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Development of a three dimensional perfectly matched layer for transient elasto-dynamic analyses

by Johnson, Anthony N.

Abstract (Summary)
A time dependent, three dimensional finite element approach to the development of a perfectly matched layer for numerical calculations of surface wave radiation in a half space is presented. The development of this new element required the coupling of a system of linear, second-order, partial differential equations which describe elastic wave propagation, together with their related boundary conditions, into a single weak-form (Galerkin) wave equation, from which the characteristics of a composite finite element matching layer were derived. An important problem of interest, and the motivation for this work, is the optimization of a source for use in a seismo-acoustic sonar for the detection of buried mines. Validation of the perfectly matched layer occurs by employing it in a finite element analysis to compute the radiation from a particular transient seismo-acoustic source array and showing that the results agreed with the results of previous field experiments using the same source performed by Naval Postgraduate School students. Various source excitations are presented which maximize the energy of the unidirectional Rayleigh wave while suppressing the energy of associated body waves. Radiation characteristics are analyzed in a linear, isotropic, homogeneous half space with a discrete number of transient seismic sources. The hp-adaptive finite element code SAFE-T (Solid Adaptive Finite Element - Transient), a Finite Element Method (FEM) implementation developed by the author utilizing Altair Engineering’s Prophlex kernel, is used to perform the numerical computations. Results for radial and vertical wave strengths are given in terms of their total displacement magnitudes. This work represents an important step forward in the development of tools needed to pursue seismo-acoustic sonar technology for buried mine detection, as well as for the analysis of all three-dimensional, time-dependent elasto-dynamic problems. v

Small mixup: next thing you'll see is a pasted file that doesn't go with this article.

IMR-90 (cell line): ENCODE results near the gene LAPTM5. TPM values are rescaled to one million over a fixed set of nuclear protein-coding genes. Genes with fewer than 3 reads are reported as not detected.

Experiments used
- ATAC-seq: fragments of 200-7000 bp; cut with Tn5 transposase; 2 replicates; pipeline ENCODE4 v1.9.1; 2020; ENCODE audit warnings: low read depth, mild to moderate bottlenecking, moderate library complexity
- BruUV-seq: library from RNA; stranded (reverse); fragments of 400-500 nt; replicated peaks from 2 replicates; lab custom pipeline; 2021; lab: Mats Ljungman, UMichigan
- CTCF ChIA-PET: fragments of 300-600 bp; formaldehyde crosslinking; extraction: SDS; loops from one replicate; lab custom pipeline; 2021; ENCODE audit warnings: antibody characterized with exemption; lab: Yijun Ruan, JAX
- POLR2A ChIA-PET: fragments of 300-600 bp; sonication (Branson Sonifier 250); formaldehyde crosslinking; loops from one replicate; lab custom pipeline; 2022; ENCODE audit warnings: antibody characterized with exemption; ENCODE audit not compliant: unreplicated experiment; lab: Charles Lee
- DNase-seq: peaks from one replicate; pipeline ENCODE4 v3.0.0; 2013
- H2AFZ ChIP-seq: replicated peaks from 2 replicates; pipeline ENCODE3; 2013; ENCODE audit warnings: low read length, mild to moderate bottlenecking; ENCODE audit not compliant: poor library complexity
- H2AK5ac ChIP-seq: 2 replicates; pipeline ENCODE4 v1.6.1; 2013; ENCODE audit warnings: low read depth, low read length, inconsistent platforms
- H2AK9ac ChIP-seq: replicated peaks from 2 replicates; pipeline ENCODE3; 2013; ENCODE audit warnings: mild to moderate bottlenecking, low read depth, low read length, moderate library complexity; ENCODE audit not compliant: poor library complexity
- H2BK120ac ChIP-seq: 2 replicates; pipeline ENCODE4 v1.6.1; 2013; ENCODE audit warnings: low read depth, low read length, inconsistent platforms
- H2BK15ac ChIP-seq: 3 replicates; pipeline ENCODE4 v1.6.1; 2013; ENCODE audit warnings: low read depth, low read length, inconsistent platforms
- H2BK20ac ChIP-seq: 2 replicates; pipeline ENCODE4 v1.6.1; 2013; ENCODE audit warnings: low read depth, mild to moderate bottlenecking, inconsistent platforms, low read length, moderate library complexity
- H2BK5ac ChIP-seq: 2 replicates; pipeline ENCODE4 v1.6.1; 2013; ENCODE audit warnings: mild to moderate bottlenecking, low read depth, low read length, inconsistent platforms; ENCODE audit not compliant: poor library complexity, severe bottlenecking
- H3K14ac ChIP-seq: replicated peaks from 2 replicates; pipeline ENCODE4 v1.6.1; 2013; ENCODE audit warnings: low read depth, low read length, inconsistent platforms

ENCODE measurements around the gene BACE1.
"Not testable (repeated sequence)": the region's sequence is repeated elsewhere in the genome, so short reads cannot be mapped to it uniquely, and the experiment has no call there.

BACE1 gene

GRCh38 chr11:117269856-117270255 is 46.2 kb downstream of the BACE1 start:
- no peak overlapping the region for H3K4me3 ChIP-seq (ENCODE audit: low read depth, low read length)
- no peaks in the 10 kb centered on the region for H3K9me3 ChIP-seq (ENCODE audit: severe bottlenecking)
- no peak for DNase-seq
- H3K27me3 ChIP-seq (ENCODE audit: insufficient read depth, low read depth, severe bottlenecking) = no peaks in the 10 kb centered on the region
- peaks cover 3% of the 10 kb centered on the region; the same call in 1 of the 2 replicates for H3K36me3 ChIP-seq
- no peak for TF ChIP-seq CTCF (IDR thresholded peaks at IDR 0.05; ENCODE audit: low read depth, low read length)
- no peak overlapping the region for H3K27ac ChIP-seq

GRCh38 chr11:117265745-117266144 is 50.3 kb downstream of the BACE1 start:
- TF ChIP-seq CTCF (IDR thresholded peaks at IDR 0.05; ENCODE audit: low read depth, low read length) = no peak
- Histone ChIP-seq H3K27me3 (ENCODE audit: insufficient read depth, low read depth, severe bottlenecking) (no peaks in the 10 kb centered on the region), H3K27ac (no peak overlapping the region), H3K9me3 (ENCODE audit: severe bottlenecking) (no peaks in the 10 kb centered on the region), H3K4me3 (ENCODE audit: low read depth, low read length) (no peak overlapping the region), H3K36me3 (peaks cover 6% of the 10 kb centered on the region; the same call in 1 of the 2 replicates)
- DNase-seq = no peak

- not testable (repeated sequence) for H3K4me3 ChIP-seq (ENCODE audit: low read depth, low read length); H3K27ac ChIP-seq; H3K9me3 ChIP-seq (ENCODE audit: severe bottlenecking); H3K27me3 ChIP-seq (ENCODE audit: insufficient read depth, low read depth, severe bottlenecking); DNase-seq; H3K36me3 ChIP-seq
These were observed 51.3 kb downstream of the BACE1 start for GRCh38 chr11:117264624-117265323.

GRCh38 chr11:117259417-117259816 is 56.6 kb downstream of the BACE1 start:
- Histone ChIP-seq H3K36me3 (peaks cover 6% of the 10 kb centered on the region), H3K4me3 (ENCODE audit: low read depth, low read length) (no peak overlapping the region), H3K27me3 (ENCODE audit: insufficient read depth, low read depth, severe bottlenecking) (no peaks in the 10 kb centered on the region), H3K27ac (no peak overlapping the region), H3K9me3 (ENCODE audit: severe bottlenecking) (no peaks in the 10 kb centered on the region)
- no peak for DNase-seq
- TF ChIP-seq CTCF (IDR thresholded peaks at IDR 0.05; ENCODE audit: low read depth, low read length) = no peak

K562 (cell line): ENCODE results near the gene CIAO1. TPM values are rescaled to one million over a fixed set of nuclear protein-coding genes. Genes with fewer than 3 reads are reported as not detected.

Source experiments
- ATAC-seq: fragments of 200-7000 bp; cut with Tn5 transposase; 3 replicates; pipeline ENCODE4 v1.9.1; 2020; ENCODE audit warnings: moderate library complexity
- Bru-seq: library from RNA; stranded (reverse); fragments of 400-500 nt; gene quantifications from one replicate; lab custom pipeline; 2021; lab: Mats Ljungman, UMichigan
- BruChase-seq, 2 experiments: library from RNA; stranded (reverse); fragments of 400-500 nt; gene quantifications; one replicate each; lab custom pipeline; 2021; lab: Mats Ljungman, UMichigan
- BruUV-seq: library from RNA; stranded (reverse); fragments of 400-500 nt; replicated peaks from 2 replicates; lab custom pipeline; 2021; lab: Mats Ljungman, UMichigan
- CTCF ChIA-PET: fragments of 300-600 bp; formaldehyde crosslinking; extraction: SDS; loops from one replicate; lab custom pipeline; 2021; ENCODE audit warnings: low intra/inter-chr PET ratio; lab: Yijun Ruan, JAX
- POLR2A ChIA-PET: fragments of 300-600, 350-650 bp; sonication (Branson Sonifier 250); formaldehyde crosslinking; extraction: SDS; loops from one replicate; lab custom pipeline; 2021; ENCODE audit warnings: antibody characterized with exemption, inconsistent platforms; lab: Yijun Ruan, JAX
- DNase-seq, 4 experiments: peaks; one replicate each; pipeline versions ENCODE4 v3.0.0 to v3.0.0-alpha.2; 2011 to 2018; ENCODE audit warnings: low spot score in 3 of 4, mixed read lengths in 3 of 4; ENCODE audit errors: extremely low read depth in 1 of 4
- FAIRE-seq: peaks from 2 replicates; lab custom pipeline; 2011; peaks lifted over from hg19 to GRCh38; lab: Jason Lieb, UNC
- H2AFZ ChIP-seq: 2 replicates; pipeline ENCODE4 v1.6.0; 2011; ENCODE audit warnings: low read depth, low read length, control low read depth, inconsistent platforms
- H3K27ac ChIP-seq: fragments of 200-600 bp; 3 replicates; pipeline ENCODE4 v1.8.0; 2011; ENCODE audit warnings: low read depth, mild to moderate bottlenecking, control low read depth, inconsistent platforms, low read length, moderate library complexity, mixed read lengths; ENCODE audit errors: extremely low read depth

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School:The United States Naval Postgraduate School

School Location:USA - California

Source Type:Master's Thesis

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